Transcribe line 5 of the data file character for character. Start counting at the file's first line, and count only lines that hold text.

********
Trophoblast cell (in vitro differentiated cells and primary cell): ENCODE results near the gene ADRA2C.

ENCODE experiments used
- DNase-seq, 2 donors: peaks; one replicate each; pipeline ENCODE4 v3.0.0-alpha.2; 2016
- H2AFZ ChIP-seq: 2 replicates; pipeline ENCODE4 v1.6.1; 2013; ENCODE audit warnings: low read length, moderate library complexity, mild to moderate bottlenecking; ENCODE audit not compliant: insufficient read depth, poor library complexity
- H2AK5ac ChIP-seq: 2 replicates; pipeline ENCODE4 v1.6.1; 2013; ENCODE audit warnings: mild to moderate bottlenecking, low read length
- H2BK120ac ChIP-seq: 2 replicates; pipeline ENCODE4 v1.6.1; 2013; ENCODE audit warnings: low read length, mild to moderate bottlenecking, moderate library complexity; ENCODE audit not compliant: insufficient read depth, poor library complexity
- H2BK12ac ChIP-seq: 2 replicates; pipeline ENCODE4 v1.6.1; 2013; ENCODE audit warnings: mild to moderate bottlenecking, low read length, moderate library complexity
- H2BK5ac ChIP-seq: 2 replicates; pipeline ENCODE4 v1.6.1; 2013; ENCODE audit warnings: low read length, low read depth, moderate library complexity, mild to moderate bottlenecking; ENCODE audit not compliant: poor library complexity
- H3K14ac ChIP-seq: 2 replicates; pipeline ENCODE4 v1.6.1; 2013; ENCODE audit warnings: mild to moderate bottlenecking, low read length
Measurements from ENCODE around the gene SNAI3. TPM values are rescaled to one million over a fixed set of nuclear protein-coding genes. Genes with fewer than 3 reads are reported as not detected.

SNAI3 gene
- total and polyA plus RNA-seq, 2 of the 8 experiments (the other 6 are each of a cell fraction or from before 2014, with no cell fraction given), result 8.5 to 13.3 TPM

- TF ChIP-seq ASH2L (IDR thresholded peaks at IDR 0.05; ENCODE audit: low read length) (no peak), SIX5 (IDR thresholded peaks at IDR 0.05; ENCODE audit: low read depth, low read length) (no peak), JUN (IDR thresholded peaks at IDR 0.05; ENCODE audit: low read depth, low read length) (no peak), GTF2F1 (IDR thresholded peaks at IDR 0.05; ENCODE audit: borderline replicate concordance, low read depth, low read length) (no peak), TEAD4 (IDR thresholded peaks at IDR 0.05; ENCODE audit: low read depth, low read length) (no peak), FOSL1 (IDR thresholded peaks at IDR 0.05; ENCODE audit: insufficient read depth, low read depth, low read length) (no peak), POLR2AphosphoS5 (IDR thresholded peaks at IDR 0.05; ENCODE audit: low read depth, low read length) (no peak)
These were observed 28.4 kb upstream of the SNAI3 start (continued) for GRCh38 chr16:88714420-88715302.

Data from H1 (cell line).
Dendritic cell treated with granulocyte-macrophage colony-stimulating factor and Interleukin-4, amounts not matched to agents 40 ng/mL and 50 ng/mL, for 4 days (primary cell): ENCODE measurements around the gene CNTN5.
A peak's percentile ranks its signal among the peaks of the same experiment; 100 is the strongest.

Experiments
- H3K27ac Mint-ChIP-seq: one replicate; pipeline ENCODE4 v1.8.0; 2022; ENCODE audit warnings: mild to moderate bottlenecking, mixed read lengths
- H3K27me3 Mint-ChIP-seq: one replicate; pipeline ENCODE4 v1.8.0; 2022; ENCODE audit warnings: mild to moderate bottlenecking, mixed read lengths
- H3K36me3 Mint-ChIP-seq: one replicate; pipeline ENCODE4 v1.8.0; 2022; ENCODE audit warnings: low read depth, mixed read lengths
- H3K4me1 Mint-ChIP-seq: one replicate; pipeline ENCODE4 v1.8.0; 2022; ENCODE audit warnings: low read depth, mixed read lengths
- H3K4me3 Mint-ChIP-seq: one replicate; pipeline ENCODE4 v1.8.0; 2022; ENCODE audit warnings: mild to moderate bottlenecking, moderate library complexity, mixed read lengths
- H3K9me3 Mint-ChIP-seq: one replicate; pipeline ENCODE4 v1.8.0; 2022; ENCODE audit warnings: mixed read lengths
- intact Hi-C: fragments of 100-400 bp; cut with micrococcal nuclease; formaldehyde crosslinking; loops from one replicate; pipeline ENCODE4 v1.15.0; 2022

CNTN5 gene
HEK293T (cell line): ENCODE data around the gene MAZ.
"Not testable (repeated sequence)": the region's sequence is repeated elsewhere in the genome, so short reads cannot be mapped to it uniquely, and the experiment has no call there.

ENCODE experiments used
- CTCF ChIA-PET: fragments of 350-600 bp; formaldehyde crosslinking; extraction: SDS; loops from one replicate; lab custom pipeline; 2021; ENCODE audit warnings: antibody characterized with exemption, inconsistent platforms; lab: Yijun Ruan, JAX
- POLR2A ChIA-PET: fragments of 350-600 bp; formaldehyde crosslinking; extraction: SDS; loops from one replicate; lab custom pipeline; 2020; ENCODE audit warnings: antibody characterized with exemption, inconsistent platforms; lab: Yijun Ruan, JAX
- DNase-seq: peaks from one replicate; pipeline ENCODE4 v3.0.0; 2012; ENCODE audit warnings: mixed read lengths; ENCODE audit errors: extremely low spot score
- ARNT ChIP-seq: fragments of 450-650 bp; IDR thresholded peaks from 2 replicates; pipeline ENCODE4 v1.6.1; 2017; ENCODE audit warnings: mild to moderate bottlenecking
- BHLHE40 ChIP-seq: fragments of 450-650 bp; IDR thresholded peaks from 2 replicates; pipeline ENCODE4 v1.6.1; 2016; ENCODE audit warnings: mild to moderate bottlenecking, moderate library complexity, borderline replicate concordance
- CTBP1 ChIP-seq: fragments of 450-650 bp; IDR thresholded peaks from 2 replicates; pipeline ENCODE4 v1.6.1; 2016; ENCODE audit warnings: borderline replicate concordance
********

- H2AK5ac ChIP-seq: 2 replicates; pipeline ENCODE4 v1.6.1; 2013; ENCODE audit warnings: mild to moderate bottlenecking, low read length